The evidence regarding treatment of ocular adnexal MALT lymphoma with antibiotic therapy directed at Chlamydia psittaci or treatment of cutaneous MALT lymphoma with antibiotics against B. burgdorferi is variable and controversial. In the absence of other indications for local or systemic therapy, it may be reasonable to attempt a course of antibiotics; antibiotic therapy should not supplant therapy with a higher chance of success in patients with symptoms or rapidly progressive disease.
How should patients be followed after initial therapy?
Following treatment with antibiotics, patients with gastric MALT lymphoma should undergo repeat endoscopy at 2 months to confirm eradication of H. pylori; a second course of antibiotics is occasionally required. Endoscopy should be repeated at least twice a year to confirm regression of the lymphoma. Complete remission may take up to 2 years. Patients that do not respond may be offered alternative therapy. Patients that respond but subsequently relapse may benefit from another course of H. pylori eradication in cases where reinfection occurs. Otherwise alternative therapy is appropriate.
Patients with other subtypes of nodal and extranodal marginal zone lymphoma are at high risk for relapse following initial therapy (advanced stage disease is rarely, if ever, curable). Nonetheless, there is typically a lag between relapse of disease and the point at which patients develop clinically relevant symptoms sufficient to warrant therapy. Therefore, it is reasonable to limit screening for relapse, particularly radiography, to those patients with new symptoms. Interestingly, MALT lymphoma often has a tropism for extranodal sites. Patients with cutaneous MALT lymphoma in particular may have multiple relapses at other cutaneous sites with limited dissemination to the lymph nodes.
What novel therapies are available?
The Bruton’s tyrosine inhibitor ibrutinib is indicated for treatment of relapsed/refractory marginal lymphoma based on the results of a phase 2 clinical trial in which it was dosed continuously at 560 mg daily. Half of the study population had extranodal disease and about one-quarter each had nodal and splenic subtypes. Patients were required to have had a prior anti-CD20 antibody; they received a median of 2 prior systemic therapies. Approximately half of patients responded to ibrutinib. Similar response rates were reported in the three subtypes of marginal zone lymphoma. As has been observed in other lymphomas, ibrutinib was associated with side effects including fatigue, anemia, and infections and should therefore be reserved for patients with symptomatic relapsed or refractory disease.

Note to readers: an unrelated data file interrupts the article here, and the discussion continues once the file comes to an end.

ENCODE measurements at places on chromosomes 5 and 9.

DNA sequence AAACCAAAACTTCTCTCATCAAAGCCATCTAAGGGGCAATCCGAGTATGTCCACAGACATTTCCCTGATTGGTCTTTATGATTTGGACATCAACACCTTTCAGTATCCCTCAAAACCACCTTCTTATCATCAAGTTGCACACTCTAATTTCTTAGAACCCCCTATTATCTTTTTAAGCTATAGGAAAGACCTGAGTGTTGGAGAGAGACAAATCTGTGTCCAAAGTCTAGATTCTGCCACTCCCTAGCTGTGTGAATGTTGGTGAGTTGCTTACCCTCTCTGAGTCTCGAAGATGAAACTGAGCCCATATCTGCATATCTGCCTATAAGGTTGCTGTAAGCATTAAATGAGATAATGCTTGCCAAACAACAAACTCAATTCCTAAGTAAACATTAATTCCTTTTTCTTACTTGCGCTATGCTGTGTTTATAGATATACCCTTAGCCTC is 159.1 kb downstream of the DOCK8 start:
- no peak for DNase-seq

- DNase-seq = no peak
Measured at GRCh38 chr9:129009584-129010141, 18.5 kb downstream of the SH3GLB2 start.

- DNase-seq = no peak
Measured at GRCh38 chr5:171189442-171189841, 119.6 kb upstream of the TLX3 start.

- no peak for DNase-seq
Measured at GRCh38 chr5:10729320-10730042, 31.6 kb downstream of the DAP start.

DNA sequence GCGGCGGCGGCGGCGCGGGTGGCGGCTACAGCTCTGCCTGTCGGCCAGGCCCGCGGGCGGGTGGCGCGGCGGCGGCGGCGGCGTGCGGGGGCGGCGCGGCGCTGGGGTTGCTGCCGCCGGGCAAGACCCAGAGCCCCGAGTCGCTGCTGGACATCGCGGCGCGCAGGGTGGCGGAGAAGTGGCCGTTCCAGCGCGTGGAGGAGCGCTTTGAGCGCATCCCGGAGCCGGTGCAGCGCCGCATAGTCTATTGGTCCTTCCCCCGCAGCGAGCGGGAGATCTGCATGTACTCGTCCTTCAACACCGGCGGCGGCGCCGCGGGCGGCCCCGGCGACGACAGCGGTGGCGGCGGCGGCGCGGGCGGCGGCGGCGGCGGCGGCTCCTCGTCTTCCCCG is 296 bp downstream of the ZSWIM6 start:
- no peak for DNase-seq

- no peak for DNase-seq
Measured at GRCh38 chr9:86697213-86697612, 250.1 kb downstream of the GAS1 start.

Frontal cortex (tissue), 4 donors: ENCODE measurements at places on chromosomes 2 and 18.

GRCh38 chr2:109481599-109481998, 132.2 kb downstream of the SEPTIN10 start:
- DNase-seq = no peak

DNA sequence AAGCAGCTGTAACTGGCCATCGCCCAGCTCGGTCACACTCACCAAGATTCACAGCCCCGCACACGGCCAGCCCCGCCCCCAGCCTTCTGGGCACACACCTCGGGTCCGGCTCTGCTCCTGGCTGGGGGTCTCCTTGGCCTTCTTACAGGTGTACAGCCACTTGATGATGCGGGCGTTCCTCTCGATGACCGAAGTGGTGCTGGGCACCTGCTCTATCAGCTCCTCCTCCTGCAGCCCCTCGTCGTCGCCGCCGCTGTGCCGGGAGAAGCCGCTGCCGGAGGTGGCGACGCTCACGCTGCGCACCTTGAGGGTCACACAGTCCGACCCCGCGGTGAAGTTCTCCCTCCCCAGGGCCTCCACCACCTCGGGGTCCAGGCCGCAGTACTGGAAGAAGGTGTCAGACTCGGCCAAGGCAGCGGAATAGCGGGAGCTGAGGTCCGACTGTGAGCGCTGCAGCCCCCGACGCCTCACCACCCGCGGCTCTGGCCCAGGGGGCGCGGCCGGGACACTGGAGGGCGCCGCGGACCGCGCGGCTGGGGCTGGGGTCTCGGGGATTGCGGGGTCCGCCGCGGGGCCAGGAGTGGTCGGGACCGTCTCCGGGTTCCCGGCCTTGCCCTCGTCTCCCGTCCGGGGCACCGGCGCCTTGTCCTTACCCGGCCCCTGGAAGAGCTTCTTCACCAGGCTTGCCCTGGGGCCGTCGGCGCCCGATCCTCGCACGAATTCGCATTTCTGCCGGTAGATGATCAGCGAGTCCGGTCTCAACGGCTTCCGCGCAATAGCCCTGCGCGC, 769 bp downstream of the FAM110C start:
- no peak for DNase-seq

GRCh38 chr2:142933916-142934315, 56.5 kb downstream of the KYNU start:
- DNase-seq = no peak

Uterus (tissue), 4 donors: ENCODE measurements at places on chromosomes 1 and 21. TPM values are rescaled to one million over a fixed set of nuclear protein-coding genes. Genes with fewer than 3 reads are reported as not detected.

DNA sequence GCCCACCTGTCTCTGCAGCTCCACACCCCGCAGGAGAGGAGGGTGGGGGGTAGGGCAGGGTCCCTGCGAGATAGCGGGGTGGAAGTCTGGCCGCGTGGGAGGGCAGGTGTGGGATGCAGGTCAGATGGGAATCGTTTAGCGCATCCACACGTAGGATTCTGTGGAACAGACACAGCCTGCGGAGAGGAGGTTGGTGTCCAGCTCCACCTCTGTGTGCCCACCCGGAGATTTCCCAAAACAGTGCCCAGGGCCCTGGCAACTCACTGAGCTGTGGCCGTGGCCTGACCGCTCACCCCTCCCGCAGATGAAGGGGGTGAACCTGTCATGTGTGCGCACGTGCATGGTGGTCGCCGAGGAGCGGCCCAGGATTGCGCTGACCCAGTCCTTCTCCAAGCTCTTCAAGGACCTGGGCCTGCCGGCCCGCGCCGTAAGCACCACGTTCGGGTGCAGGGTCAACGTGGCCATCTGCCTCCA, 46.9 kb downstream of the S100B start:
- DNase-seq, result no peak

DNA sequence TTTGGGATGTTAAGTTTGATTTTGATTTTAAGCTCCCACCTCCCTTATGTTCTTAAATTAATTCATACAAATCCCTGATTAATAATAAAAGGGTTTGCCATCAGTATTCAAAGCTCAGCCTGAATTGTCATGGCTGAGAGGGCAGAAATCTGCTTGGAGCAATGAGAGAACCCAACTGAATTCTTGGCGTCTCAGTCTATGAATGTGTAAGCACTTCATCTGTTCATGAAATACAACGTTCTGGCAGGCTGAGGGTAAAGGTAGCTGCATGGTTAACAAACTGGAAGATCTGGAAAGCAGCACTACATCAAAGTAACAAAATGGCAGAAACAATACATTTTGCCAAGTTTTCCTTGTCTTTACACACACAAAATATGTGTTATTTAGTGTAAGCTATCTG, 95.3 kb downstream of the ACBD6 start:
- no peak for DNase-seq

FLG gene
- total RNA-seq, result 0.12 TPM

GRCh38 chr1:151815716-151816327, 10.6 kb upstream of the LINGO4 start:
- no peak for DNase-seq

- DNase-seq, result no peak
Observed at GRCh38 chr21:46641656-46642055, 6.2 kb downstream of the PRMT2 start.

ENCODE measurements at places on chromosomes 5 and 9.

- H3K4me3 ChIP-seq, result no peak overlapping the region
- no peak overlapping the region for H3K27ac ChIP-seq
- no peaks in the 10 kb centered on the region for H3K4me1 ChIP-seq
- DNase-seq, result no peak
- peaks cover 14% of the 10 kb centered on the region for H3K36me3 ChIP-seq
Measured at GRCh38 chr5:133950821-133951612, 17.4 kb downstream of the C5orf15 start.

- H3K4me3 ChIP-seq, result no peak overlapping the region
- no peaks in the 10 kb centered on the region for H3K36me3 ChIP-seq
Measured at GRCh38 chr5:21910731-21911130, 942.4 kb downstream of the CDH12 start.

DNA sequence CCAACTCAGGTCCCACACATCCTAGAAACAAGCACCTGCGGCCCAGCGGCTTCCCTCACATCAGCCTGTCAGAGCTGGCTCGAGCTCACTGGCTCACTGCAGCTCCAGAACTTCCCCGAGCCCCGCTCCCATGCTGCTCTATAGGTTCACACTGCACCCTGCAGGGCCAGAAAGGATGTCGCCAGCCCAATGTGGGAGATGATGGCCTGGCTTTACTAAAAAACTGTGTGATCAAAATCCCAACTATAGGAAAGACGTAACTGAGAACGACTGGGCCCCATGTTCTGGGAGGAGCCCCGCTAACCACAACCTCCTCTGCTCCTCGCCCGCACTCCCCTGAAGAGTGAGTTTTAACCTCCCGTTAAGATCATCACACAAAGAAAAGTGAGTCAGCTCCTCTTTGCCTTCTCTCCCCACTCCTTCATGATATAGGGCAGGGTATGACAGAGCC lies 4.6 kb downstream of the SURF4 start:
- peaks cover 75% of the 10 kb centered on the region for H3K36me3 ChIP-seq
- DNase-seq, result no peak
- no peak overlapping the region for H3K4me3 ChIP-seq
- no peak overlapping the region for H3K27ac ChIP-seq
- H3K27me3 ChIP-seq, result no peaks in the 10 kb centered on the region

What should you tell the patient and the family about prognosis?
The prognosis of patients with MALT lymphoma is often quite good. Patients with limited stage extranodal MALT lymphoma should be treated with curative intent with antibiotics or locally directed therapy when possible. In circumstances where such therapy is not feasible, when patients present with advanced stage lymphoma, or when patients relapse at sites distal to their original presentation, cure is unlikely with anything short of allogeneic stem cell transplantation (something that is usually not indicated).
Nonetheless, patients typically live for many years, requiring intermittent therapy when the disease becomes symptomatic. The reported 5 year overall survival (OS) of patients with MALT lymphoma is around 80%. Because of the average patient population (that is, older individuals), many patients die from causes unrelated to lymphoma or complications of therapy.
Despite similar International Prognostic Index (IPI) scores at presentation and rates of aggressive transformation, patients with nodal marginal zone lymphoma fare somewhat worse than patients with MALT lymphomas, with a reported 5 year OS closer to 60%. The difference in OS is likely due to biological differences between the two tumor types, although the precise differences remain to be elucidated.